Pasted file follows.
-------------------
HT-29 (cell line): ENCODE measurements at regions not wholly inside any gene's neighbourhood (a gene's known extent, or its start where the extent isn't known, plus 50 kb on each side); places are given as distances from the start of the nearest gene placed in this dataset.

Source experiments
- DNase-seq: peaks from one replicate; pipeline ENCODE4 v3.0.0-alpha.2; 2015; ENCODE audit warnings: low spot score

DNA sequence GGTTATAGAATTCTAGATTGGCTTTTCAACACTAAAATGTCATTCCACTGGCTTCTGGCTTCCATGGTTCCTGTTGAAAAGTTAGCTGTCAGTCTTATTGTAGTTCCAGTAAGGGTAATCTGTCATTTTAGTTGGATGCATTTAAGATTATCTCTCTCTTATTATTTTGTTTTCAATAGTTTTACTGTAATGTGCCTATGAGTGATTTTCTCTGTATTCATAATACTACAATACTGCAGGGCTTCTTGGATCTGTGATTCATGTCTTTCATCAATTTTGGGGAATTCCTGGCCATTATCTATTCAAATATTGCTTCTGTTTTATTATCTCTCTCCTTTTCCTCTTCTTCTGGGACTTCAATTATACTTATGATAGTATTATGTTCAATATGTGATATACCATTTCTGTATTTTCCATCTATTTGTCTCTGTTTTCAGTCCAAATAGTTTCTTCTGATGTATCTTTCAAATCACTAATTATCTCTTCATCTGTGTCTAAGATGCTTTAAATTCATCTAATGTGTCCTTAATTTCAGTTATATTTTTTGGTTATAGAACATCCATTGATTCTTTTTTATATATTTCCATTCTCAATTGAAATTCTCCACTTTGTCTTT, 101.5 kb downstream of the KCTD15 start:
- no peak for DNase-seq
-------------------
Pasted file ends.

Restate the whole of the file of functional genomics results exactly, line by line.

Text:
HT-29 (cell line): ENCODE measurements at regions not wholly inside any gene's neighbourhood (a gene's known extent, or its start where the extent isn't known, plus 50 kb on each side); places are given as distances from the start of the nearest gene placed in this dataset.

Source experiments
- DNase-seq: peaks from one replicate; pipeline ENCODE4 v3.0.0-alpha.2; 2015; ENCODE audit warnings: low spot score

DNA sequence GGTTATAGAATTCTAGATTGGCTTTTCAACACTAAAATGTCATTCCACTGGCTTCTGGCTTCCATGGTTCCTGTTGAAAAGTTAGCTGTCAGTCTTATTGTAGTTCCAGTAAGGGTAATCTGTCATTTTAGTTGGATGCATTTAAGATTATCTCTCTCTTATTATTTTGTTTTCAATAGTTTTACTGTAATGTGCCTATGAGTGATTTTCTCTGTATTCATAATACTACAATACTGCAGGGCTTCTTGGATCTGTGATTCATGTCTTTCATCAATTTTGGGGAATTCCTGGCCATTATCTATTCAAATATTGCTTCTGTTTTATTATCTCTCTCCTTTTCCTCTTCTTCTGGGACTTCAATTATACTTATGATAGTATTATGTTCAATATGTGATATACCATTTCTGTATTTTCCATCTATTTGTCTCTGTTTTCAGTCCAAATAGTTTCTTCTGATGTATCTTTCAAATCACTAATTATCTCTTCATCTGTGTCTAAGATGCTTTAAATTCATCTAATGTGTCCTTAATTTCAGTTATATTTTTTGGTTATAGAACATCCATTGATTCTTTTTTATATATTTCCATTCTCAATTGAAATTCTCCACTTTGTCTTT, 101.5 kb downstream of the KCTD15 start:
- no peak for DNase-seq